Sugar Maples are located throughout the east coast, Midwest, and northern Canada. They are native to the hardwood forests living alongside yellow birches, beeches, American basswood, white ash, ironwood, and red oak. Sugar maples are extremely shade tolerant and are able to persist and grow hardily in the shade of taller plants. Sugar maples often leech moisture and nutrients from the soil through a network of fibrous surface roots, but their ability to engage in hydraulic lift provides water to the upper, drier soil layers benefitting the wildlife around the tree.
Image credit: Elbert L. Little, Jr., USGS - USGS Geosciences and Environmental Change Science Center: Digital Representations of Tree Species Range Maps from "Atlas of United States Trees" by Elbert L. Little, Jr. (and other publications)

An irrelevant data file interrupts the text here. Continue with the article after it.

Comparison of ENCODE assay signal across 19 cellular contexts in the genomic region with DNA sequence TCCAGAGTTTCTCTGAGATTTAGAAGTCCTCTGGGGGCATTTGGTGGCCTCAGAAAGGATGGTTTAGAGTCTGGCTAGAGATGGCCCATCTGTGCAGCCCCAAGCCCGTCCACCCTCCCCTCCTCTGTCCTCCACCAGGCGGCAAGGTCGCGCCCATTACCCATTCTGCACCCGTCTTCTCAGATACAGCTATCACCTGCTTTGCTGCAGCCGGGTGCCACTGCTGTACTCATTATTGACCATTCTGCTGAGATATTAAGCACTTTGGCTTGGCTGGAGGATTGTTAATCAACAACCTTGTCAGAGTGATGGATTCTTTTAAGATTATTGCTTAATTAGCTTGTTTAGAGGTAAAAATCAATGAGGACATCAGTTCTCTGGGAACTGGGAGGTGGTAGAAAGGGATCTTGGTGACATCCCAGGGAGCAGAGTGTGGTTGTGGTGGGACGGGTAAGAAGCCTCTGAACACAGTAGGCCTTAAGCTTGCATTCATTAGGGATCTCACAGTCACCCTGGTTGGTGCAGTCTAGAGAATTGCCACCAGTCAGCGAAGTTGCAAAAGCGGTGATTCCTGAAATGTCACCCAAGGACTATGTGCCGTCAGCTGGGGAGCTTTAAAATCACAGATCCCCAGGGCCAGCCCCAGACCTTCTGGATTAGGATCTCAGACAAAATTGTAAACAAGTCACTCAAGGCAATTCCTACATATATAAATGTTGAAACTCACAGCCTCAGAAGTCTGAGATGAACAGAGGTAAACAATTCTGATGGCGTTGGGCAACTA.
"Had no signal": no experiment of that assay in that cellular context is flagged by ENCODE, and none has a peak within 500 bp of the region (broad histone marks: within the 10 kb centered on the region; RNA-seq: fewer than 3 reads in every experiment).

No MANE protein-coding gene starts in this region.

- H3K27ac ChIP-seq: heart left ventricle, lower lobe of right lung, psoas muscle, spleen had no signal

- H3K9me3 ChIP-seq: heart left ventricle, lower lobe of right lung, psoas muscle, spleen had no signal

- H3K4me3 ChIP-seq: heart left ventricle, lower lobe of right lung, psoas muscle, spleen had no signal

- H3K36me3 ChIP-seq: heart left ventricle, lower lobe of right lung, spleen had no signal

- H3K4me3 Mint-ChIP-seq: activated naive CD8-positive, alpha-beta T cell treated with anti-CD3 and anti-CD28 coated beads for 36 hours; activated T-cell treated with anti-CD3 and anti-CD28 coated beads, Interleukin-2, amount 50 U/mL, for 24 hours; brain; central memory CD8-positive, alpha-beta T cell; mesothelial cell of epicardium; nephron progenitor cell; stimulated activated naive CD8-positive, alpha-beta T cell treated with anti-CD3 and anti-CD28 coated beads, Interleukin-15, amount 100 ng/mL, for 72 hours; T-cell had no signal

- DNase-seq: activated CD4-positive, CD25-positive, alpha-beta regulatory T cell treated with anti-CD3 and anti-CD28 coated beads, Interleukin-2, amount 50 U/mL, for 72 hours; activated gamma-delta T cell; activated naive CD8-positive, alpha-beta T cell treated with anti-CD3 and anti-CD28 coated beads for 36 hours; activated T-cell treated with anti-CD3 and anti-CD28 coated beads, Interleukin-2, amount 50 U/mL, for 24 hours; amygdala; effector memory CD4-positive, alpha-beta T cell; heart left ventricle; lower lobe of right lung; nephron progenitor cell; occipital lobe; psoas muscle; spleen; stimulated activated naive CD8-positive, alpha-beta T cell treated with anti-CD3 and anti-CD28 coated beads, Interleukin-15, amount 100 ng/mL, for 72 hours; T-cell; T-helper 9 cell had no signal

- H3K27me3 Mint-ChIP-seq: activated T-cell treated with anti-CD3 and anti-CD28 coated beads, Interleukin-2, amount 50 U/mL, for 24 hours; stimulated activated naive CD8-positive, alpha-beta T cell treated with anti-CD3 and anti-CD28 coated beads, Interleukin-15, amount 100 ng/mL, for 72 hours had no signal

Origin, history, and uses:
Traditionally the Mohegans used the inner bark of sugar maples as a cough remedy and sweetening agent. Sugar maples are historic to Canada and Vermont because of their sweet sap used to make maple syrup. Sap is extracted by hammering a tap into the trunk, then subsequently collecting, boiling, and refining the sap. The wood itself is hard and dense and used in baketball courts, baseball bats, archery equipment, and musical instruments. Sugar maples are responsible for the richness of fall foliage in many North American landscapes.
Buds bloom in late May or early April. They produce male and female flowers which are pollinated and subsequently produce mature seeds which drop to the ground as double samaras. They change color in late September or early October blending red, orange, and yellow hues.